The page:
The bunkering on the course is world class. From the wrap around green side bunker at 3, to the bunker in the middle of the green at 6, to the all-world short par 4, 10th – it’s all there for a reason, and it makes you think about every shot.

Riviera Country Club Hole 6

The world famous 6th. Look closely as there is a bunker in the middle of the green.

Riviera Country Club Hole 2

The bunkers on 2 force you to be precise with your approach.

The kikuyu grass that covers the property took some getting used to, as it grabs your club in the rough and makes hitting balls out extremely difficult.

The setting of the course deep in a canyon, with the clubhouse perched atop a hill watching over you, is one of the best settings for golf I’ve experienced – and I can’t wait to relive it when the pros play the Genesis Open this week.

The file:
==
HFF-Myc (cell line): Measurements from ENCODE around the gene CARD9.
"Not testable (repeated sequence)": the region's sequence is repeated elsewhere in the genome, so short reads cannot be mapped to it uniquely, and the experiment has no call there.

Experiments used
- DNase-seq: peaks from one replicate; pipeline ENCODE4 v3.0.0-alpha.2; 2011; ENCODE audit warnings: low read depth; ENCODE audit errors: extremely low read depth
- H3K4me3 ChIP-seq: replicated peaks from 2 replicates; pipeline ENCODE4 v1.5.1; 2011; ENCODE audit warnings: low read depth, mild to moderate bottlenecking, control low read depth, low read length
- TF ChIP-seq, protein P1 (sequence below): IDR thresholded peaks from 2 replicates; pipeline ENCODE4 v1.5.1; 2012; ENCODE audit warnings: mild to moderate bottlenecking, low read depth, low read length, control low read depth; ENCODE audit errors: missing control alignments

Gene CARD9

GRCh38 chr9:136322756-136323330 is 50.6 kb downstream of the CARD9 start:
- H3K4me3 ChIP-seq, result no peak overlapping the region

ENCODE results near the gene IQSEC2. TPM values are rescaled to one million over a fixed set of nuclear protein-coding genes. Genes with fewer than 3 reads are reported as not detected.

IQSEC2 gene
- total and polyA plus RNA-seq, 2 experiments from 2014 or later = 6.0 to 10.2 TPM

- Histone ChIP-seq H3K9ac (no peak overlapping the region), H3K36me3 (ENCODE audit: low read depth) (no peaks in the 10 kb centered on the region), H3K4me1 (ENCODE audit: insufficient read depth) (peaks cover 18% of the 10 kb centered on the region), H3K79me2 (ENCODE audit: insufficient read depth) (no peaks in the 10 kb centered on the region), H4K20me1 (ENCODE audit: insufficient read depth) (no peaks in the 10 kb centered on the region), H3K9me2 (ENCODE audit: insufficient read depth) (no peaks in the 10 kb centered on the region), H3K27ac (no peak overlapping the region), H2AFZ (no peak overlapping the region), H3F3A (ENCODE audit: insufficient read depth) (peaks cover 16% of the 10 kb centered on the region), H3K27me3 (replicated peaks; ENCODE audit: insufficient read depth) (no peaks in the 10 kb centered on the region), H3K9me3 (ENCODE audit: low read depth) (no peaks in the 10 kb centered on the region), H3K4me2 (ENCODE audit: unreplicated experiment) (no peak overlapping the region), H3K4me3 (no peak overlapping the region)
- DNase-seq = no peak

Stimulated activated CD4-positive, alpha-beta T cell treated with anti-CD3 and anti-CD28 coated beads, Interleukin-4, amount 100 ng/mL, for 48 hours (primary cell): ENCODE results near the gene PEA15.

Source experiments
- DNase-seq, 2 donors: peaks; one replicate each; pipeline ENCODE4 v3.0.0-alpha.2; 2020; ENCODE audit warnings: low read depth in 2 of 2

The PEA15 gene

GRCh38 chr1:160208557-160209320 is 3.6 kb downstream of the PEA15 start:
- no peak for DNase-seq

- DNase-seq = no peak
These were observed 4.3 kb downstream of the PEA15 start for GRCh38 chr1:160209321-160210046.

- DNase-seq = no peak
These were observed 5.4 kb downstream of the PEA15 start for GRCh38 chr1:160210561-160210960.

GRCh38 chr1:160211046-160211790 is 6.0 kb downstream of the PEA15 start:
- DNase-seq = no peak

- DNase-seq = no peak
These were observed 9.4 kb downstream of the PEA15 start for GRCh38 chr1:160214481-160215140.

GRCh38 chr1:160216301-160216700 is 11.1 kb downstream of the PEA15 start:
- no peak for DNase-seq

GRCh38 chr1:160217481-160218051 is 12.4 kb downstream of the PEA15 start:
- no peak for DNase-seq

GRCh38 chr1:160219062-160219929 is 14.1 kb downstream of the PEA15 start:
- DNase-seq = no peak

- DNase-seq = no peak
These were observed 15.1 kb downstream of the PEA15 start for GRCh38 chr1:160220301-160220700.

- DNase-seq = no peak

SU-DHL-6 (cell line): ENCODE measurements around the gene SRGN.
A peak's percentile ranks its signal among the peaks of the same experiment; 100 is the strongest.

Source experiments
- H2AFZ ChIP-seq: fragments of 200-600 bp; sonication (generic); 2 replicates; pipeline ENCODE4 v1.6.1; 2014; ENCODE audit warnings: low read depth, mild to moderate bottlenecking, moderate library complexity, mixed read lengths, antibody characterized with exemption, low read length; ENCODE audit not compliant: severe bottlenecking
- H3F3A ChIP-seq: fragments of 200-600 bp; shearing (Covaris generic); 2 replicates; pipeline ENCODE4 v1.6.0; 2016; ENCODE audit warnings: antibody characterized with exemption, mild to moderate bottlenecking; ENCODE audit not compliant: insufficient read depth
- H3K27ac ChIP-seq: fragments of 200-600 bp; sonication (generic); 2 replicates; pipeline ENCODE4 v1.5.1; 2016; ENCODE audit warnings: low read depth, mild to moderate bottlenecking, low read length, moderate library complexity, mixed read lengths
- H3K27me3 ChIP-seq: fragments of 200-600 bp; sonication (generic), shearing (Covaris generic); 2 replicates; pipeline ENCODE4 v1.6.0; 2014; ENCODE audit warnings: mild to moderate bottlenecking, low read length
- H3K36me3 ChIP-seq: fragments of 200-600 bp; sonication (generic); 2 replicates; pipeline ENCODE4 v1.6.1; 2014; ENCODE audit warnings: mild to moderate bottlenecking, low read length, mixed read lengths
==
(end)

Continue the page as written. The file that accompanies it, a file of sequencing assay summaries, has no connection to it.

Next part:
Riviera Country Club Hole 7

The 7th was one of my favorite holes on the course.

Riviera hole 16 Sunset

The par 3 16th at sunset. We just barely got our round in.

Riviera Country Club Hole 18

The magic of camera lenses. It definitely wasn’t this light out…

Riviera Country Club Hole 18

The crew, minus our host Mayumi – next time we want a photo with you!

Day 2: Rained Out

On day two we were supposed to play Wilshire Country Club, which d

Griffith Park

18 holes of THIS. Photo courtesy of @pjkoenig.

espite not knowing a ton about it, aside from that Kyle Phillips did a great renovation, it was one we were excited for.

Despite a torrential downpour, and the fact no one at the proshop was answering their phone, we decided to make the 40 minute drive to the course to see if they’d let a few crazy north-westerners out on the course anyway.

Nope.  Absolutely not.